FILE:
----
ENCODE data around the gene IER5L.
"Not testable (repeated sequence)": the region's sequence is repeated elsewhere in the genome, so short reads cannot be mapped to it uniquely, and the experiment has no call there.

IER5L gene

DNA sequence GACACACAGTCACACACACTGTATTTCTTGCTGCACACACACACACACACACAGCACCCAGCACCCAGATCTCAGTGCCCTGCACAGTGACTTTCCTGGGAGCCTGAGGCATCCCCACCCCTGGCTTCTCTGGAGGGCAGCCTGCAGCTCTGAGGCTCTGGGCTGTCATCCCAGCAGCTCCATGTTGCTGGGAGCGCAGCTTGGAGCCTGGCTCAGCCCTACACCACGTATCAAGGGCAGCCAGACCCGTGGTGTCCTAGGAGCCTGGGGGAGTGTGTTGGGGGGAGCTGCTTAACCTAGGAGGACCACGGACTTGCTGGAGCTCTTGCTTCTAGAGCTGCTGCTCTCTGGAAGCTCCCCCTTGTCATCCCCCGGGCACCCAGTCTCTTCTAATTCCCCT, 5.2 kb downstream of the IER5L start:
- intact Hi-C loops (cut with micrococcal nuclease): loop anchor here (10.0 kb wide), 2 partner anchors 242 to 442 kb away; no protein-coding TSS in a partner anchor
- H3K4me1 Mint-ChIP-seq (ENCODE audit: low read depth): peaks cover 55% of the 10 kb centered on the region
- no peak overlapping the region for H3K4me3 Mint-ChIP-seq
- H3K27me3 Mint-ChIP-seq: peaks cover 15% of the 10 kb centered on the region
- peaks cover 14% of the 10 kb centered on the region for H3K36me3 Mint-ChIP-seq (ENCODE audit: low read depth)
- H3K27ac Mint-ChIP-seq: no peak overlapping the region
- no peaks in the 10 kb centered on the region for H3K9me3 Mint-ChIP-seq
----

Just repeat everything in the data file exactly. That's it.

ENCODE data around the gene IER5L.
"Not testable (repeated sequence)": the region's sequence is repeated elsewhere in the genome, so short reads cannot be mapped to it uniquely, and the experiment has no call there.

IER5L gene

DNA sequence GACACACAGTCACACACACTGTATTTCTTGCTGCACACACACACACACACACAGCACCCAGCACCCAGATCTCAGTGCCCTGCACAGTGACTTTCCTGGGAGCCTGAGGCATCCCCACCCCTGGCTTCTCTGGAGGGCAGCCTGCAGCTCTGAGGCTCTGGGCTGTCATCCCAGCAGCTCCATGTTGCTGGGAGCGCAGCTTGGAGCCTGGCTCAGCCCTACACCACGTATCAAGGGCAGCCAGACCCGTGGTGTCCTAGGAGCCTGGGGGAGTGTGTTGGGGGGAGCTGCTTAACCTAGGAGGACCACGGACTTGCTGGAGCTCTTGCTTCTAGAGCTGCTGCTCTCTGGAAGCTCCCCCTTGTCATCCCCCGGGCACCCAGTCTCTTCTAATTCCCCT, 5.2 kb downstream of the IER5L start:
- intact Hi-C loops (cut with micrococcal nuclease): loop anchor here (10.0 kb wide), 2 partner anchors 242 to 442 kb away; no protein-coding TSS in a partner anchor
- H3K4me1 Mint-ChIP-seq (ENCODE audit: low read depth): peaks cover 55% of the 10 kb centered on the region
- no peak overlapping the region for H3K4me3 Mint-ChIP-seq
- H3K27me3 Mint-ChIP-seq: peaks cover 15% of the 10 kb centered on the region
- peaks cover 14% of the 10 kb centered on the region for H3K36me3 Mint-ChIP-seq (ENCODE audit: low read depth)
- H3K27ac Mint-ChIP-seq: no peak overlapping the region
- no peaks in the 10 kb centered on the region for H3K9me3 Mint-ChIP-seq